the consequences on analystsÔÇ™ reputations of providing ÔÇ˜ÔÇ˜incorrectÔÇ™ÔÇ™ target prices
or ÔÇ˜ÔÇ˜chasingÔÇ™ÔÇ™ the stock price? Are any di┬íerences to be found in target prices be-
tweenÔÇ˜ÔÇ˜aÔü„liatedÔÇ™ÔÇ™and ÔÇ˜ÔÇ˜unaÔü„liatedÔÇ™ÔÇ™analysts (Michaely and Womack (1999))? Final-
ly, given that the sample period we study is quite unusual in the history of U.S.
capital markets, additional ÔÇ˜ÔÇ˜out-of-sampleÔÇ™ÔÇ™evidence is desired.We leave these in-
triguing questions for future research.
Appendix: Additional Evidence on the Role of Recommendation Revisions
We report additional tests designed to explore the role of the magnitude of re-
commendation revisions (e.g., hold-to-buy relative to hold-to-strong buy), control-
ling for the information in both target price and earnings forecast revisions. We
expect the magnitude of a recommendation revision to be informative even in the
presence of target prices. For a given target price revision, the magnitude of
the associated recommendation revision can provide additional information on
an analystÔÇ™s level of con┬ódence in that target price. For example, a positive
revision in a target price could be perceived as more credible (or more precise)
when accompanied by a revision from a hold to a strong buy rather than a revi-
sion from a hold to a buy recommendation. Hence, a target price might re┬úect the
mean of the analystÔÇ™s posterior beliefs regarding the ┬órmÔÇ™s value, while a recom-
mendation provides additional information regarding the dispersion of these
We investigate this view as follows. First, we split the sample into two subsets,
depending on the type of the recommendation revisions, namely upgrades and
downgrades. Then, within each such classi┬ócation, we consider the possible re-
commendation revisions and regress event-day abnormal returns on an intercept
as well as on earnings forecasts and target price revisions.
The results are presented in Table A1. Consider ┬órst columns 1^3 in which
we focus on recommendation upgrade categories. To ensure a meaningful inter-
pretation of the incremental role of the relative recommendation revision, we
focus on recommendations that were revised from and revised to the same
recommendation.Thus, we compare among three possible such upgrades: (1) hold
to strong buy, (2) buy to strong buy, and (3) hold to buy.
The regression results are consistent with the prediction that, controlling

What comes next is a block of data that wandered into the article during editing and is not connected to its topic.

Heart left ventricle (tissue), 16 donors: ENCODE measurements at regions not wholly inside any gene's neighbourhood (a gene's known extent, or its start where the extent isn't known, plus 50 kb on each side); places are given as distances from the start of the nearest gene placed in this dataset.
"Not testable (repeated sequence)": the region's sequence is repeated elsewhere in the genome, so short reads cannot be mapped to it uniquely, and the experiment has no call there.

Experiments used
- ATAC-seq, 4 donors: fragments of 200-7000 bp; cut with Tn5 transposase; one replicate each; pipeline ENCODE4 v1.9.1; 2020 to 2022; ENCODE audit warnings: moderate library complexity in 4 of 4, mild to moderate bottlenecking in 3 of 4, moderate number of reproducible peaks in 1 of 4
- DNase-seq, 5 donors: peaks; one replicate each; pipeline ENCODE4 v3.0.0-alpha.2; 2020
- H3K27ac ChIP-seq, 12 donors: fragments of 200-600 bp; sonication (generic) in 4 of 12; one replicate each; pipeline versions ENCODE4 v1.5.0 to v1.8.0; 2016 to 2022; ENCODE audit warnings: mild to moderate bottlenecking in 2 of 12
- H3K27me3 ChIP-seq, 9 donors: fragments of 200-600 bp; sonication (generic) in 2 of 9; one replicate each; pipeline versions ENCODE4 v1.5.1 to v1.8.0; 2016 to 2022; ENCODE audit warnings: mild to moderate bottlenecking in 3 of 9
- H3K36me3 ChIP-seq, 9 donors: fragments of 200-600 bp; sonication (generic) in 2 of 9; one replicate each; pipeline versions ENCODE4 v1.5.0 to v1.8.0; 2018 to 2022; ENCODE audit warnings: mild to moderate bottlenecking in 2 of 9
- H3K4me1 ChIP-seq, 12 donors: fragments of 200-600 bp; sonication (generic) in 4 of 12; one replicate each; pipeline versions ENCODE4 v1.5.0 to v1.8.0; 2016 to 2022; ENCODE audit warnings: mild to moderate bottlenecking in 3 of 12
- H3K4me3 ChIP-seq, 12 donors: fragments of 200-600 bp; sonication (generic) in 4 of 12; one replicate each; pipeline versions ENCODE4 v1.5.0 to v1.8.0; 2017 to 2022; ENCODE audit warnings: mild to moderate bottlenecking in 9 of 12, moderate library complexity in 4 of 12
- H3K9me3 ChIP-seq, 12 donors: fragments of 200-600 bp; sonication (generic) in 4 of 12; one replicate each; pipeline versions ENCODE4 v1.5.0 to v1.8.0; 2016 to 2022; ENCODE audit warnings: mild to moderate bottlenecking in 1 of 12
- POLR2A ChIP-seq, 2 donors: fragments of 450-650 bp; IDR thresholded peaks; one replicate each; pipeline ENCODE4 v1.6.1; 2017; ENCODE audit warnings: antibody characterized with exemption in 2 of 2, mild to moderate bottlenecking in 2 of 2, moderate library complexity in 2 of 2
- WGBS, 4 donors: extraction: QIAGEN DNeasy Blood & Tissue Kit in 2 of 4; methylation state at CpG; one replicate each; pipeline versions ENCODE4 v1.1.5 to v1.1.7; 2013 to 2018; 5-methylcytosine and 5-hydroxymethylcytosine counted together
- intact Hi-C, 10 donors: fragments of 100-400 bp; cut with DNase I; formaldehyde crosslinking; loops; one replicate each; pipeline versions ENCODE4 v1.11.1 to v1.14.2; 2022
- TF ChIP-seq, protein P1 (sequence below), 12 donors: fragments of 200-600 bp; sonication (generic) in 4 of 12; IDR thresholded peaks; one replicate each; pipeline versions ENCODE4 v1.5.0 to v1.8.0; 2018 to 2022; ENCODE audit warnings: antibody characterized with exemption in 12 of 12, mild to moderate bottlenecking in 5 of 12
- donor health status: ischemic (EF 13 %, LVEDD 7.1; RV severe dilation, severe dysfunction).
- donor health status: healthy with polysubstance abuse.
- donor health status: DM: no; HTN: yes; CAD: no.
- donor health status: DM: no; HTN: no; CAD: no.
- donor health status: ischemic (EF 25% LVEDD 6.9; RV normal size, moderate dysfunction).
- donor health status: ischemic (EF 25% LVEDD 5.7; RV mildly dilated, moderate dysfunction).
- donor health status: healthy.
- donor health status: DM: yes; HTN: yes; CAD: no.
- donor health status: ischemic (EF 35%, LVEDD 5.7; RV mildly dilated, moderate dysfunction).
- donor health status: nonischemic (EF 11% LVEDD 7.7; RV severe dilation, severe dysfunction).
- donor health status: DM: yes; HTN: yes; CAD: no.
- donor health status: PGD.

for earnings forecast and target price revisions, more-extreme revisions in stock
An Empirical Analysis of AnalystsÔÇ™ Target Prices 1965
The Role of Recommendation Revisions
Recommendation Upgrades from Recommendation Downgrades from
Hold to Buy to Hold to Strong Buy Strong Buy Buy to
Strong Buy Strong Buy Buy to Hold to Buy Hold
Variable (1) (2) (3) (4) (5) (6)
├Ç 3.239 ├Ç 1.960 ├Ç 2.655
a (Intercept) 3.459 2.479 2.670
9.3 13.1 9.3 8.6 9.0 9.2
b (Earnings forecast 0.497 1.051 1.260 0.260 2.443 0.813
revision) 1.0 3.1 3.3 1.4 9.5 3.7
g (Target price 5.639 7.779 4.605 9.093 6.798 8.600
revision) 5.9 12.3 6.4 10.1 10.8 9.4
Adj. R2 5.7 7.9 5.8 14.6 14.3 12.3
N 517 1,879 780 554 1,465 887
recommendations are perceived as providing more-informative signals. For ex-
ample, the coeÔü„cient estimate associated with upgrades to strong buy from hold
(3.459) is signi┬ócantly di┬íerent (p-value ┬╝ 0.018) from the one associated with up-
grades to strong buy from buy (2.479). Similarly, upgrades from hold to strong buy
are larger than upgrades from hold to buy, although these di┬íerences are margin-
ally signi┬ócant (p-value ┬╝ 0.088).
When we consider recommendation downgrades in columns 4 ^ 6, we ┬ónd re-
sults consistent with the hypothesis that the magnitude of a recommendation
revision conveys independent information to market participants. Speci┬ócally,
we examine downgrades from: (1) strong buy to hold, (2) strong buy to buy, and
(3) buy to hold. We ┬ónd that the coeÔü„cient estimate associated with downgrades
from strong buy to hold ( ├Ç 3.239) is signi┬ócantly di┬íerent (p-value ┬╝ 0.005) from
the one associated with downgrades from strong buy to buy ( ├Ç 1.960). Similarly,
revisions from strong buy to hold are associated with a larger negative abnormal
return than revisions from buy to hold ( ├Ç 3.239 vs. ├Ç 2.655).These results support
an informative role for the magnitude of recommendation revisions, consistent
with the interpretation that analysts employ the degree of the recommendation